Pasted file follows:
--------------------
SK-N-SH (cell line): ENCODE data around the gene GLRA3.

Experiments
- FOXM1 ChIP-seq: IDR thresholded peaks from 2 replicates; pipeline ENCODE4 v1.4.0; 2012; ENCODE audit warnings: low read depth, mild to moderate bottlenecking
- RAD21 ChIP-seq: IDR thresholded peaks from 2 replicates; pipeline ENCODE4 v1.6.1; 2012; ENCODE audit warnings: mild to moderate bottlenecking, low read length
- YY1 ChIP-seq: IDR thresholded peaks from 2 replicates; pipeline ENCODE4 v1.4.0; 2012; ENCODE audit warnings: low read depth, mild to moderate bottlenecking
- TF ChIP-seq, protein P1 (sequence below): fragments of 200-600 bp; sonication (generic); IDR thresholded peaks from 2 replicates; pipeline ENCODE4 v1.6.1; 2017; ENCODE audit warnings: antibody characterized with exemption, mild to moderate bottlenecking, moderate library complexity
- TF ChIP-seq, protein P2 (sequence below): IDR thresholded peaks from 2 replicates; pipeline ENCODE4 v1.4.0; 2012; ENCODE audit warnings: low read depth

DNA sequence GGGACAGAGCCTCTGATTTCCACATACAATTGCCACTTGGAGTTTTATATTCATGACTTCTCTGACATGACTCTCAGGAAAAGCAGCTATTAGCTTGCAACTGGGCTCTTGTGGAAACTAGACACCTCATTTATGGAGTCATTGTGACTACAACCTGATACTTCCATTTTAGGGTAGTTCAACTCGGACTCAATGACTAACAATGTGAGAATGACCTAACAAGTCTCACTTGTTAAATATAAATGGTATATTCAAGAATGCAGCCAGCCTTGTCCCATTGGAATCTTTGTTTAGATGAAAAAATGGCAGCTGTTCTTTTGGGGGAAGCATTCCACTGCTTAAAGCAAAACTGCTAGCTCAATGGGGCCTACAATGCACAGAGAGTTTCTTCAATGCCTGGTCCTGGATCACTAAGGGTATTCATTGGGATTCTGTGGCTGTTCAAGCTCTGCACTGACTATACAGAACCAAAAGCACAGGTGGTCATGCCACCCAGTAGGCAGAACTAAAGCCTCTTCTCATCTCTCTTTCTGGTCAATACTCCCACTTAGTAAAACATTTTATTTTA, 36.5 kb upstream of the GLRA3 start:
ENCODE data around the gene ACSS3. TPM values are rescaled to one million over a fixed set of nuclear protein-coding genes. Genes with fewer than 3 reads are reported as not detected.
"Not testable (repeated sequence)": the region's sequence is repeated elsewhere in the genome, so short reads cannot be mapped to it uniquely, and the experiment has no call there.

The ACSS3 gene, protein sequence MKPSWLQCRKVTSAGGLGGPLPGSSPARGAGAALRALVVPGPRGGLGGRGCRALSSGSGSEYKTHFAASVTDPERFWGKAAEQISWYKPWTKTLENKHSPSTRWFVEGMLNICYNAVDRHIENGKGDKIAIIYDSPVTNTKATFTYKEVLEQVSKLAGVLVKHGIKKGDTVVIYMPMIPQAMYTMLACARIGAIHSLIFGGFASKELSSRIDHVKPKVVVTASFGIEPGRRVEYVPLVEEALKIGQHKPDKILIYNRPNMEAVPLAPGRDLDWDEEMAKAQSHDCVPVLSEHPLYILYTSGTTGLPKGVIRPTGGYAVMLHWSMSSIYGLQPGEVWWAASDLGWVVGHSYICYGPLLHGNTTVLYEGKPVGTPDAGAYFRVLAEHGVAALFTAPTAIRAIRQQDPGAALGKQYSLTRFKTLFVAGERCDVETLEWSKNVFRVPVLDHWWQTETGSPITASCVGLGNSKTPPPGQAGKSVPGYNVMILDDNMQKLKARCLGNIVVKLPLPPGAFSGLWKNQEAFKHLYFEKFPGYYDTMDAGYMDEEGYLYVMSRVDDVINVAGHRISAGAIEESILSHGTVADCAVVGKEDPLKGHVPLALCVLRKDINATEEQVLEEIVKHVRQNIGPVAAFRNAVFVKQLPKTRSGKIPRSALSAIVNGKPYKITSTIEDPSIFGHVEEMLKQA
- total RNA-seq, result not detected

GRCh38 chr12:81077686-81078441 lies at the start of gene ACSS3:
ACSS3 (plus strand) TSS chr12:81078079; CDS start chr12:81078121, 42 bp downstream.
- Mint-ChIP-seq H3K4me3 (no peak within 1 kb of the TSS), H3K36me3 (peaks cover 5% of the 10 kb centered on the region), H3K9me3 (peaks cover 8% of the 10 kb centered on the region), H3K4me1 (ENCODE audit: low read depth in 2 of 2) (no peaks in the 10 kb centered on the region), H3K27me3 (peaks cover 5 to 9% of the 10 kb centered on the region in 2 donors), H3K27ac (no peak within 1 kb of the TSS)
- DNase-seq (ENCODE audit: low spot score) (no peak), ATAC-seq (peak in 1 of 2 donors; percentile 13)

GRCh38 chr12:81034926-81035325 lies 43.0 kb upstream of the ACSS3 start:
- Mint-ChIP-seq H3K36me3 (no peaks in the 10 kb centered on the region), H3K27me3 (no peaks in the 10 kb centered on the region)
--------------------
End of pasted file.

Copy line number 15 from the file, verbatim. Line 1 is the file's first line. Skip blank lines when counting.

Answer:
- Mint-ChIP-seq H3K4me3 (no peak within 1 kb of the TSS), H3K36me3 (peaks cover 5% of the 10 kb centered on the region), H3K9me3 (peaks cover 8% of the 10 kb centered on the region), H3K4me1 (ENCODE audit: low read depth in 2 of 2) (no peaks in the 10 kb centered on the region), H3K27me3 (peaks cover 5 to 9% of the 10 kb centered on the region in 2 donors), H3K27ac (no peak within 1 kb of the TSS)